When it comes to pastoral paradise, it’s hard to beat eastern Canada’s Prince Edward Island. With a population of little over 145,000, the tiny island offers miles of coastline with spectacular red sandstone cliffs, shifting dunes and enough unspoiled beaches to please even the pickiest of tourists.
On a recent trip to Nova Scotia, my boyfriend and I decided to make the extra journey north across the Northumberland Strait and visit the crescent-shaped province. We allotted three days for the adventure and chose a car as our method of transport (although bicycles are another popular option.) The “Garden of the Gulf” didn’t disappoint. Here’s what we saw.
Prince Edward Island (known familiarly as PEI) is one of Canada’s three maritime provinces. It lies between Nova Scotia and New Brunswick in the Gulf of St. Lawrence. Measuring just 2,185 square miles, or roughly the size of the U.S. state of Delaware, it is the smallest of the provinces and consists of a main island and 231 smaller islands. PEI is the only province of Canada without any land borders.
To access PEI, you can fly to Charlottetown Airport, drive from New Brunswick across the dramatic Confederation Bridge (more on that later) or make the journey with Northumberland Ferries, which operates May through mid-December. We chose the ferry and picked it up in Caribou, a town located just outside of the historic town of Pictou, about midway along the northern coast of Nova Scotia.
The ferry departs every 2 hours during peak season, so reservations were easy and available. We boarded the boat, stowed our rental car and climbed the steps to the upper deck. From the large outdoor seating area we were able to enjoy the expansive views and drink in the fresh sea air during the 75-minute journey across the Northumberland Strait.
As the famous red sandy cliffs of the island came into view, we docked at Woods Island Harbor and retrieved our car. Exiting the ferry, we passed by the Woods Island Lighthouse, the second oldest lighthouse on the island with an attached dwelling and tower. Completed in 1876, the structure was virtually inaccessible until the 1930’s when the present road was built.
Wending our way out of the tiny rural fishing community, we were instantly enveloped in the rolling farmlands and neatly-furrowed green fields that the island is known for. As we drove, solitary farmhouses with steep gabled roofs rose up out of wildflower meadows to greet us. Heading north with our windows down, we rode down pencil-straight roads that stretched endlessly towards the horizon. It was just like in a storybook.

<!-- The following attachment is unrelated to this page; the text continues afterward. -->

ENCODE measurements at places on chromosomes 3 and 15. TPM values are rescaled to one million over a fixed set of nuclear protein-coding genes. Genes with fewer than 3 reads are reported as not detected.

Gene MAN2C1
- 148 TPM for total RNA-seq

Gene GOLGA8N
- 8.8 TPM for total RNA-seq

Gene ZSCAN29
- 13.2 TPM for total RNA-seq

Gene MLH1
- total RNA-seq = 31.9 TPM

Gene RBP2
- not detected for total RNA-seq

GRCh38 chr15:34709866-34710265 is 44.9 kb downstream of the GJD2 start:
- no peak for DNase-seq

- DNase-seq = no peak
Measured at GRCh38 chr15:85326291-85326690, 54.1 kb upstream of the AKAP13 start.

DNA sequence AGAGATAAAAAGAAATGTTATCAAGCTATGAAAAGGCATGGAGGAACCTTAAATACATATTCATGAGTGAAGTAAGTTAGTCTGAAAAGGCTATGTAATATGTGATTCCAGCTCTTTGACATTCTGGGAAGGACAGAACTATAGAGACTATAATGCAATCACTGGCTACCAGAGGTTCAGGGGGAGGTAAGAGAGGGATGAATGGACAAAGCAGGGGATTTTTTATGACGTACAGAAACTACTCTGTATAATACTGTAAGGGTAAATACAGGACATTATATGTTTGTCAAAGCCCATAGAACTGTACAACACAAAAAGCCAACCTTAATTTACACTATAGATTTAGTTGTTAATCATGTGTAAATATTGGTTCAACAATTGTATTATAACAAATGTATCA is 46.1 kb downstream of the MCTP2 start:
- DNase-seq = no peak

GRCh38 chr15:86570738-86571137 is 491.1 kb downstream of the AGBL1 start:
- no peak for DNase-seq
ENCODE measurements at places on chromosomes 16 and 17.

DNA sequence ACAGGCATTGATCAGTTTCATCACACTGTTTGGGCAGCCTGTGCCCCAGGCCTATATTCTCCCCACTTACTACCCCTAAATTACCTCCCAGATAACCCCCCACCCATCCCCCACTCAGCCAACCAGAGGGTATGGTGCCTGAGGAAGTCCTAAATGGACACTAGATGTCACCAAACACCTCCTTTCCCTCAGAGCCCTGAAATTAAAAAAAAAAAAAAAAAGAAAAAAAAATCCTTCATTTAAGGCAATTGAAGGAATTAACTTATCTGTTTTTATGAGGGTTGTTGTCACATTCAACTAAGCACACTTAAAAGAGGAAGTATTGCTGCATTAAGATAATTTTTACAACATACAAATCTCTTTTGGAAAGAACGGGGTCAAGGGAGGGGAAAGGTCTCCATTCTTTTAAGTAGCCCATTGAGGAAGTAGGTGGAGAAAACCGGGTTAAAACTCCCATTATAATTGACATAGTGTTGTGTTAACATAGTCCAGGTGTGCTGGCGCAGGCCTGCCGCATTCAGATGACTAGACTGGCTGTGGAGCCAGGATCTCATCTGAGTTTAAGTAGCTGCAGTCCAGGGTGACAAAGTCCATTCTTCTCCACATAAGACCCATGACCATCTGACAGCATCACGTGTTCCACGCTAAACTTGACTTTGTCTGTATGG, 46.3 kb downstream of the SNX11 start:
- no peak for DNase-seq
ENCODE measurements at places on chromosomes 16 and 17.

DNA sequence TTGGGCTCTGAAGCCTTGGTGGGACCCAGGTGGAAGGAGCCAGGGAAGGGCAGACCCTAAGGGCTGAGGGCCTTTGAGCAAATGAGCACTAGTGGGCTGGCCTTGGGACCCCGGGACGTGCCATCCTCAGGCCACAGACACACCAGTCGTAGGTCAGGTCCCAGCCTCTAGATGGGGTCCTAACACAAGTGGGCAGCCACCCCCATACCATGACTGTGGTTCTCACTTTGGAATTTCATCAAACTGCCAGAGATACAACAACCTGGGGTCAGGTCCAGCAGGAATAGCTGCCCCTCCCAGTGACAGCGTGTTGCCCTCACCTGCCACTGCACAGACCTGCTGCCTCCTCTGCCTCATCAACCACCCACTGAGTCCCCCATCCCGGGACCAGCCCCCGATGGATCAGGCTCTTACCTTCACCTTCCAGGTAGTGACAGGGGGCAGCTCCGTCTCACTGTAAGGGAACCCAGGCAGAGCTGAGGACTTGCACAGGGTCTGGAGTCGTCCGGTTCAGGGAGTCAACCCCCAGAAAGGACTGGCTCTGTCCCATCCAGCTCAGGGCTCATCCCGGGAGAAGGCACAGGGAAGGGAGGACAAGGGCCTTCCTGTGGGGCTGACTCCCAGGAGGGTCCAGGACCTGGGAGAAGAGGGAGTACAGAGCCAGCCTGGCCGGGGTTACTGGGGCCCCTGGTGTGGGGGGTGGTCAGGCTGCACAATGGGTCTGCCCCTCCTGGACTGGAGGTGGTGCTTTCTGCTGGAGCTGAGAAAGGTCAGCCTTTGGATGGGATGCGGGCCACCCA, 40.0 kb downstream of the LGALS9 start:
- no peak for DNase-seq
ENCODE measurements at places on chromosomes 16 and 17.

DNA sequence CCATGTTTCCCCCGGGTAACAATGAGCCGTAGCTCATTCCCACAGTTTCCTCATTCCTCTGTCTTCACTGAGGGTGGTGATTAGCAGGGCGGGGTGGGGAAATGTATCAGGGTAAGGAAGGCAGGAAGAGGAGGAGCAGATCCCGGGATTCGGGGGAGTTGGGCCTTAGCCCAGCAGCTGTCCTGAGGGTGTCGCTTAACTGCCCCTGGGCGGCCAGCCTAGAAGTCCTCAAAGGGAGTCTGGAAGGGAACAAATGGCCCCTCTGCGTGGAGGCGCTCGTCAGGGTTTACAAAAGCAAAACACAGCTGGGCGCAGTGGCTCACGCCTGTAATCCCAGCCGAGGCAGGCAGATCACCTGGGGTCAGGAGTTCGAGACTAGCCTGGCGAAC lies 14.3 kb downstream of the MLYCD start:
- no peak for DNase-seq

We could see why Canadian author Lucy Maud Montgomery chose the idyllic place for the setting of her 1908 children’s storybook, “Anne of Green Gables.”
We spent the rest of the afternoon exploring PEI’s back roads, passing by tiny harbors and fishing villages with colorful fishing boats and lobster traps piled high on the docks. Although it was mid summer, we traveled for miles seeing no one. The only audible noise seemed to come from a group of towering wind turbines that we suddenly encountered coming around a bend. We stopped to snap a picture of their gigantic blades as they whooshed overhead.
As the sun set, we finally pulled into the beautiful Inn at St. Peters, situated on 13 acres on the northern side of the island on St. Peters Bay. The inn is listed as one of the top 25 small hotels in Canada and is surrounded by award-winning gardens. We dined on poached North Shore halibut and traditional boiled lobster in the Inn’s main dining room and retired to our private guesthouse, falling asleep with our windows open to the cool sea breeze and soothing nighttime sounds of the island.
PEI’s principal industries are farming and fishing and both offer a continuous series of picturesque views as you travel along the island. We woke up on Day 2 and traveled north through bright green fields planted thick with potatoes (one of PEI’s principal crops) and on up to Points East Coastal Drive to view the East Point Lighthouse in Elmira.